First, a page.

The Top Environmental Business Opportunities

Water, Food, Carbon and Environmental Resilience are the top four business opportunities in the latest report from the Ecosystems Markets Taskforce.

Water offers opportunities for its management, and for exports of water expertise and technology.  Rural businesses can be significant users of water themselves, and could be in the front line for not only flood management but also new approaches to water storage and distribution.  The rewetting of peat is one example of how extensive areas of rural land could play a valuable and remunerative part in water storage, flow management and flood protection.

Carbon will come into play through offsetting schemes for new development – including zero carbon housing – and the growing obligations on industrial producers of carbon to reduce or mitigate their carbon outputs.  The Woodland Carbon Code is already an example of this, and we should see the arrival of a Peatland Carbon Code, as peat is the largest natural repository of atmospheric carbon.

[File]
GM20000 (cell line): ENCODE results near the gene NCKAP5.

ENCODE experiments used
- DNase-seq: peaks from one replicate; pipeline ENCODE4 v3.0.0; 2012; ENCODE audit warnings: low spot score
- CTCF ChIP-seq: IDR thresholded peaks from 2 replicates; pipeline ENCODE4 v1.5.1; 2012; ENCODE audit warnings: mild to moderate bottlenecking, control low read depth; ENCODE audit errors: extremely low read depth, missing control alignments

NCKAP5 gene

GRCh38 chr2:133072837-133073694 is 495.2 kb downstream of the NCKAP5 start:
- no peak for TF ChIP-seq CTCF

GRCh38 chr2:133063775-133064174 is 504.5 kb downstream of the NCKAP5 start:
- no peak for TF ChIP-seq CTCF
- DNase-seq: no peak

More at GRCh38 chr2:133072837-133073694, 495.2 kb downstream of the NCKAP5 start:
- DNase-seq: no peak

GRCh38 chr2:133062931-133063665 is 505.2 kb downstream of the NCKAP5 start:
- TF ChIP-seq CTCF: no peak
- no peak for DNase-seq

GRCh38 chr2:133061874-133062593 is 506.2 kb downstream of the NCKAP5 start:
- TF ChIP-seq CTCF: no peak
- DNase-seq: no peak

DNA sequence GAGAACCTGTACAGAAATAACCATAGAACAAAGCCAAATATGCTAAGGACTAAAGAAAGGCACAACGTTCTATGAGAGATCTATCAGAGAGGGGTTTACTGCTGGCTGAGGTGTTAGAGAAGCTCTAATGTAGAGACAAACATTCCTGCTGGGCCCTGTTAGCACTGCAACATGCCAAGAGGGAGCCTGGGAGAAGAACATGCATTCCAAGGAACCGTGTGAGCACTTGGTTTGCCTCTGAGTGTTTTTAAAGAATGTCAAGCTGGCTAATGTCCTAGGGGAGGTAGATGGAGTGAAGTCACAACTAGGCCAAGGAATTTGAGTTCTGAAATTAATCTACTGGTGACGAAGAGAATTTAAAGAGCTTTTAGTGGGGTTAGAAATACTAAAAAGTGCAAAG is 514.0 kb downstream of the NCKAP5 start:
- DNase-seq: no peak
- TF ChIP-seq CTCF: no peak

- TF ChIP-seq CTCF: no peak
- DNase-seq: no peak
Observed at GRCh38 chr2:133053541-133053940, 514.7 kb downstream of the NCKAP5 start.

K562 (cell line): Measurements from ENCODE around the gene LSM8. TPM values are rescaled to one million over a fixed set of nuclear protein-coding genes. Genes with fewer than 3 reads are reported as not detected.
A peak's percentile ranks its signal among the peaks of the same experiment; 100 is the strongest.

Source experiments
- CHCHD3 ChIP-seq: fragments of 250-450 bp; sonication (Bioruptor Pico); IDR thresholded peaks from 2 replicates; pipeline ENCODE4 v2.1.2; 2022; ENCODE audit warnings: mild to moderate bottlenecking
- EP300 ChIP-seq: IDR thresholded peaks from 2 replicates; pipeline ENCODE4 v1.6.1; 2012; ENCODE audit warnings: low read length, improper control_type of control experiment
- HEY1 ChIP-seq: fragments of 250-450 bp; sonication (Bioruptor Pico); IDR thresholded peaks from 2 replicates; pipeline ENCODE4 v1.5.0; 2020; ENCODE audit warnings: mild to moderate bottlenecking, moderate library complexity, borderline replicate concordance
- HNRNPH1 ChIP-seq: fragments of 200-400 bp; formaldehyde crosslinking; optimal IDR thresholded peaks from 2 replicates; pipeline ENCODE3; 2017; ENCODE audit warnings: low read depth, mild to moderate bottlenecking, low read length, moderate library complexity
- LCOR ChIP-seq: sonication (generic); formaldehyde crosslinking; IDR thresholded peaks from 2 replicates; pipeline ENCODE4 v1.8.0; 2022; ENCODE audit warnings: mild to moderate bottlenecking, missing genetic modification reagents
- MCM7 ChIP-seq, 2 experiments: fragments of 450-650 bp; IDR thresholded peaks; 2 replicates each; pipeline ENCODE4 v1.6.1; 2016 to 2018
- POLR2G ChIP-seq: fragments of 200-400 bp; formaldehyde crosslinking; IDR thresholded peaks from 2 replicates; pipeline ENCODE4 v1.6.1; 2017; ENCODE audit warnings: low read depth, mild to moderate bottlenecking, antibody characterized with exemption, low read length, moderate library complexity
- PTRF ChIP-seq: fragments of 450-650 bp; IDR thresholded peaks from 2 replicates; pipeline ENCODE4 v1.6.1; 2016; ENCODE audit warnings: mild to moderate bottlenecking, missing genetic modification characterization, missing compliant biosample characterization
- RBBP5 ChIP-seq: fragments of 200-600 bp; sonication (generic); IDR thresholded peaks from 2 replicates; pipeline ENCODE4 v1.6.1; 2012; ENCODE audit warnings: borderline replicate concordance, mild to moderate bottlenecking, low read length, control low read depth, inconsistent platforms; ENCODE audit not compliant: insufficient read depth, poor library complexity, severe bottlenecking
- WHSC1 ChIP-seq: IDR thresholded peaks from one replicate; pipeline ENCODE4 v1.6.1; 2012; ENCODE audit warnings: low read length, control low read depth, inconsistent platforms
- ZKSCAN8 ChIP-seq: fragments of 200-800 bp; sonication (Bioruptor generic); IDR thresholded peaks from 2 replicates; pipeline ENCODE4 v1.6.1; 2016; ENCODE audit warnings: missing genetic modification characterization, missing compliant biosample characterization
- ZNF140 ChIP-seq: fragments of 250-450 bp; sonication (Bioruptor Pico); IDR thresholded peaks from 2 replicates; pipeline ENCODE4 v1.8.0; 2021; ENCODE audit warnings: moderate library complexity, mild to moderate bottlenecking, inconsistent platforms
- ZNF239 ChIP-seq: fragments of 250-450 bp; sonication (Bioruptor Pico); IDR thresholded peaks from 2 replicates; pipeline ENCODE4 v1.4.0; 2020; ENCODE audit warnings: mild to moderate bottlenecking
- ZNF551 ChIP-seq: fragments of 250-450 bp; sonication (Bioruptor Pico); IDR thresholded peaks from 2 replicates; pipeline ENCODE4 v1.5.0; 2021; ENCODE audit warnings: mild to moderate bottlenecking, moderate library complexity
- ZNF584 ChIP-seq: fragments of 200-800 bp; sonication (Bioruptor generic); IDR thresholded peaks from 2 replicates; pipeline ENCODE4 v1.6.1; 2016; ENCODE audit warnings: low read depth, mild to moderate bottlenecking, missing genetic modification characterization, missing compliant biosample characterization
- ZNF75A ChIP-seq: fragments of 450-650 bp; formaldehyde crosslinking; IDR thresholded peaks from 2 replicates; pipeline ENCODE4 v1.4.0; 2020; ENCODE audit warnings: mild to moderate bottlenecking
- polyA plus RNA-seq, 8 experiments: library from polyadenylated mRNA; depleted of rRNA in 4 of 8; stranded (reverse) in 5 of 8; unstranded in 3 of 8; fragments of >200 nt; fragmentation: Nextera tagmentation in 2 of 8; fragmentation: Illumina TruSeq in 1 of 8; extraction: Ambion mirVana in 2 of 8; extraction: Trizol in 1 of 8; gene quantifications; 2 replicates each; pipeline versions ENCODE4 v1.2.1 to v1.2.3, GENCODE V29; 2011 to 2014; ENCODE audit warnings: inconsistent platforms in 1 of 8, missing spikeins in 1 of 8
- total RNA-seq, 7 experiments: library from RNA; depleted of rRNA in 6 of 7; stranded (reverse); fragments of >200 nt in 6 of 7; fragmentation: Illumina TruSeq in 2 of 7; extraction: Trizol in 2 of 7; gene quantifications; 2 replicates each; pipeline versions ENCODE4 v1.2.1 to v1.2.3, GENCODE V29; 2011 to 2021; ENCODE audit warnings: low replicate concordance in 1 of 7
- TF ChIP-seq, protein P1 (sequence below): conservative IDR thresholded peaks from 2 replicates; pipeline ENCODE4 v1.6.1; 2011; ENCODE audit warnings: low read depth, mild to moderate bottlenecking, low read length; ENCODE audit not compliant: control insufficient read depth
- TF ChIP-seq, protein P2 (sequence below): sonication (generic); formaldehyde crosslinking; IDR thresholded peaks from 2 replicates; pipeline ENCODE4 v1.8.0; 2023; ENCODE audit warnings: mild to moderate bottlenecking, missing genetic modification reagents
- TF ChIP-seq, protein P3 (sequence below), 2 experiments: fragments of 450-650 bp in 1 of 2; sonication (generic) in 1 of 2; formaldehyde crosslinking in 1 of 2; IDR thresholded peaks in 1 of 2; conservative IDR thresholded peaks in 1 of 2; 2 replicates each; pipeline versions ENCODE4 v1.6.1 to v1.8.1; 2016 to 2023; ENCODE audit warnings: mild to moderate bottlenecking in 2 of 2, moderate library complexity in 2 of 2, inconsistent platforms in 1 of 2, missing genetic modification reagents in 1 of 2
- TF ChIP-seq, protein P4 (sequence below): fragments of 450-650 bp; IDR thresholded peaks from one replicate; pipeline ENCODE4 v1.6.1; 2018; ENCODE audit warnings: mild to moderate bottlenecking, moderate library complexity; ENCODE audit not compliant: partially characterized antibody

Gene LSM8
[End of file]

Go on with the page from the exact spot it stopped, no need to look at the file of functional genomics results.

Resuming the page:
There will also be important global markets in our knowledge and expertise in measurement and management of these markets.

The Taskforce report also sets out the business case for the importance of nature to business:

  1. Business depends on nature: no nature – no business;
  2. The natural world is under pressure with stress on energy resources, and grave threats from dramatic weather events and climate change.  Placing a proper value on these assets will enable us to recognise them more appropriately and manage them more effectively.
  3. Public policy making is putting a higher value on nature.  This will open new opportunities for business.
  4. Businesses which plan for this will be the winners.

The Ecosystems Markets Taskforce comprises 10 eminent business leaders, chaired by Ian Cheshire, Chief Executive of Kingfisher plc.

The interim report issued on 6 November 2012 also offers the following interesting facts and comments on the relationship between business and nature:

  • Food demand will rise 70% by 2050; water demand by 55%
  • Energy demand is expected to have risen by 35% between 2009 and 2035
  • Global population rises by 8 billion by 2030, with 3 billion new middle class consumers
  • About 30% of UK Ecosystem Services are currently assessed as declining